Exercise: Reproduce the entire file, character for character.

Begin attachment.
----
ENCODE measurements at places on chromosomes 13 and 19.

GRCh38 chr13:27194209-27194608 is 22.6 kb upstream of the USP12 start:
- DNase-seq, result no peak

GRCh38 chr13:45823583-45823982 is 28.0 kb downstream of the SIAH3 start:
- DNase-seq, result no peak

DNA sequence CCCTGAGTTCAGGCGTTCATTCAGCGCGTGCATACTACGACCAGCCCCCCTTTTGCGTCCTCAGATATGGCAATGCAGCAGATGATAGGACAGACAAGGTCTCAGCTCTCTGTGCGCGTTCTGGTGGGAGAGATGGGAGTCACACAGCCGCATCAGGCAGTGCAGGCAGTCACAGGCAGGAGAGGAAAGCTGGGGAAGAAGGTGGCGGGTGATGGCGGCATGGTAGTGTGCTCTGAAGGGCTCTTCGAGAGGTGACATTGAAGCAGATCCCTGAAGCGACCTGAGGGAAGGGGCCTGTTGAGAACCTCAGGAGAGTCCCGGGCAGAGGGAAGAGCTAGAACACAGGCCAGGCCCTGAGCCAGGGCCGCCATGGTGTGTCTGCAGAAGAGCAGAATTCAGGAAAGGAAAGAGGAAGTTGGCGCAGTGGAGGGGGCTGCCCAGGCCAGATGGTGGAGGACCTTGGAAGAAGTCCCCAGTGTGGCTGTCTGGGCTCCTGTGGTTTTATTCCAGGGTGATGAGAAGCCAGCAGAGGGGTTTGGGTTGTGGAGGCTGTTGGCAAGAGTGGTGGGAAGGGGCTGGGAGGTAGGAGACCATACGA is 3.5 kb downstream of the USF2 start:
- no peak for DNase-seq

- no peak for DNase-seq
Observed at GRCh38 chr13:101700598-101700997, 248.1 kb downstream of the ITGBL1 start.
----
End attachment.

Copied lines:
ENCODE measurements at places on chromosomes 13 and 19.

GRCh38 chr13:27194209-27194608 is 22.6 kb upstream of the USP12 start:
- DNase-seq, result no peak

GRCh38 chr13:45823583-45823982 is 28.0 kb downstream of the SIAH3 start:
- DNase-seq, result no peak

DNA sequence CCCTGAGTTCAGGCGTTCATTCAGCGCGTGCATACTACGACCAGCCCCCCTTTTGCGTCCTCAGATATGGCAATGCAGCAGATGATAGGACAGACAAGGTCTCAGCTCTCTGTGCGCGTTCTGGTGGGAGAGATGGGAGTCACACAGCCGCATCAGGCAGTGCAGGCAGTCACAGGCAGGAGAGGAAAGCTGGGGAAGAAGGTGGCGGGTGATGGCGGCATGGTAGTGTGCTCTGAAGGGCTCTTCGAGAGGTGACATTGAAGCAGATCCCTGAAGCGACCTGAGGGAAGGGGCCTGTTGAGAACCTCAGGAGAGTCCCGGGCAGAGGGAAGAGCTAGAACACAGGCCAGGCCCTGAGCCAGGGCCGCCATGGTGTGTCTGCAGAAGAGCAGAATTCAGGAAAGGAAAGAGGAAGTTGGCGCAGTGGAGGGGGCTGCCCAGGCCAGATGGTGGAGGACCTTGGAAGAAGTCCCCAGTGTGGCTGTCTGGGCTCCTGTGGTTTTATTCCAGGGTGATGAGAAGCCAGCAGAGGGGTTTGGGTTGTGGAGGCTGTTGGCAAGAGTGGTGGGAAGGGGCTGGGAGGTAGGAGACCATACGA is 3.5 kb downstream of the USF2 start:
- no peak for DNase-seq

- no peak for DNase-seq
Observed at GRCh38 chr13:101700598-101700997, 248.1 kb downstream of the ITGBL1 start.